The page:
In July 1971, Henry Kissinger was on a routine tour of Asia. While he was in Pakistan, he suffered from a heatstroke. He was taken to a resort, located somewhere in North Pakistan for rest and treatment. A secret mission was now in progress. A lookalike of Kissinger took his place in the resort, while the real Kissinger boarded a plane for Beijing where he met the Chinese premier Zhou Enlai.
Kissinger assured Zhou that America would not collude with the Soviet Union against China. Zhou insisted that a rapprochement was not possible until America accepted China’s ownership of Taiwan. Kissinger acknowledged that Taiwan would probably be under Beijing’s control if the Korean War had not happened. Kissinger promised Zhou that President Nixon was ready to allow China to have a seat at the UN, and in a moment of indiscretion, he said that Nixon intended to cut America’s losses in Vietnam and withdraw.
Zhou listened to Kissinger impassively but he was definitely pleased by all that Kissinger was offering. He had cordial relations with Ho Chi Minh’s Vietcong, and it is likely that he passed to the Vietcong the information that America wanted to withdraw from Vietnam. This information must have emboldened the Vietcong to push harder for expediting America’s flight from Vietnam.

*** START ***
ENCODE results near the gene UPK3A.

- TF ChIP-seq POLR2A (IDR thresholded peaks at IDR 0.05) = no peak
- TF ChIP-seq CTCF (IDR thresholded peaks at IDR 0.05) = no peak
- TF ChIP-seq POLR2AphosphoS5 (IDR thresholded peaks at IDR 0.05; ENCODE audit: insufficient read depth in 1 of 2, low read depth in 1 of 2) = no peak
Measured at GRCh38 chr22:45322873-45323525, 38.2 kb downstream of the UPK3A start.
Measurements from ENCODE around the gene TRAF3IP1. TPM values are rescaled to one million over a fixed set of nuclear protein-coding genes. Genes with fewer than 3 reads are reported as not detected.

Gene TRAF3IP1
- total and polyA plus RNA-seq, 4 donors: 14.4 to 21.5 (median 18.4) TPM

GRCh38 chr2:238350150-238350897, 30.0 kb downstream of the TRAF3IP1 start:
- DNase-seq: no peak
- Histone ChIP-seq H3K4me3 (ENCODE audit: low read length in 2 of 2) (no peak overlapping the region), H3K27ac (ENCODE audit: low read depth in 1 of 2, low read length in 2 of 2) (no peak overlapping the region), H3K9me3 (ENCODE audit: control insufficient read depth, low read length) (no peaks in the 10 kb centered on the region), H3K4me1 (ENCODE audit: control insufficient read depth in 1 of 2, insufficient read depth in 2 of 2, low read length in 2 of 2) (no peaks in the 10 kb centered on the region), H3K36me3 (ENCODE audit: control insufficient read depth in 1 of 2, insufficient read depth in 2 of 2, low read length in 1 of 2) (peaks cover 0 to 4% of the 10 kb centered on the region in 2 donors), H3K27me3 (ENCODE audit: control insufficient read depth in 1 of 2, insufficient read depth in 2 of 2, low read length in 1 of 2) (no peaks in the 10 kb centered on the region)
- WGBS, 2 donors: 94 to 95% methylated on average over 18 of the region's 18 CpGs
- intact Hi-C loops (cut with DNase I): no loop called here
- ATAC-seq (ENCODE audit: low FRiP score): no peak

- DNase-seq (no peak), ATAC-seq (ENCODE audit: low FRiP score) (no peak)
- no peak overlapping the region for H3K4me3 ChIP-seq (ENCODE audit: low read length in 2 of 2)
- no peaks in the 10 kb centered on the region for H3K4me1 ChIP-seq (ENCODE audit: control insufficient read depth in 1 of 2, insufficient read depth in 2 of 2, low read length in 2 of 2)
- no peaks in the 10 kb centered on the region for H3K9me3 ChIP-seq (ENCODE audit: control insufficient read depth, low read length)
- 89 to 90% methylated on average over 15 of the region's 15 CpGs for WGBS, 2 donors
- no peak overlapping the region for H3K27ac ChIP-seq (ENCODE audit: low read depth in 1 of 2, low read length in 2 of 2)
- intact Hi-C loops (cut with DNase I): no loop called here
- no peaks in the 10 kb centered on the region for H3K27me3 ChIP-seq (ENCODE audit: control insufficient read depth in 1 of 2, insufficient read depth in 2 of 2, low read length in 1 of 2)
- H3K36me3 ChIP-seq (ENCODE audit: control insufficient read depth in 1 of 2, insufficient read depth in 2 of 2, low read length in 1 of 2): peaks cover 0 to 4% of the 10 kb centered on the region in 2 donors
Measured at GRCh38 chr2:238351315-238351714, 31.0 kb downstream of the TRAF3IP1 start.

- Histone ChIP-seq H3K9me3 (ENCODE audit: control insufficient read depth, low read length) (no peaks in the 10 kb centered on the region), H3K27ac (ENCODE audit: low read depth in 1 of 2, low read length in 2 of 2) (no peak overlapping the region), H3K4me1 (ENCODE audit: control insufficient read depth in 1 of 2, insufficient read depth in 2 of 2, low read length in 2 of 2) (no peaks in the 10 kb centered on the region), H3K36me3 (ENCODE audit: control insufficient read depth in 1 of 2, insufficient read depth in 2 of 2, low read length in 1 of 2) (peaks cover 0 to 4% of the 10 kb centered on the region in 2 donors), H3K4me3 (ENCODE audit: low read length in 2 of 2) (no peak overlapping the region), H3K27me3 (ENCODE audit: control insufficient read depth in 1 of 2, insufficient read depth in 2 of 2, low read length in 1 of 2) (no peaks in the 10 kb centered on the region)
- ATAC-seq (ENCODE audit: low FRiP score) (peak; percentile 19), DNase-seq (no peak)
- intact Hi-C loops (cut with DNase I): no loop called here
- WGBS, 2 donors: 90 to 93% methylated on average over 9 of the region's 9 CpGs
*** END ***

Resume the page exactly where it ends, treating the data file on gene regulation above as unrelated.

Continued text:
Soon after the meeting between Kissinger and Zhou, the two sides released the joint statement that Zhou had invited Nixon to visit China, and Nixon had accepted.
In October 1971, when Albania presented in the General Assembly the resolution for allowing the People's Republic of China to join the UN as the sole legal representative of China, for the first time America and its allies did not oppose. The delegates from Taiwan, who had hitherto been the legal representative of China in the UN, realized that the direction of the political wind had changed in Washington. They departed from the General Assembly, paving the way for China to become a member.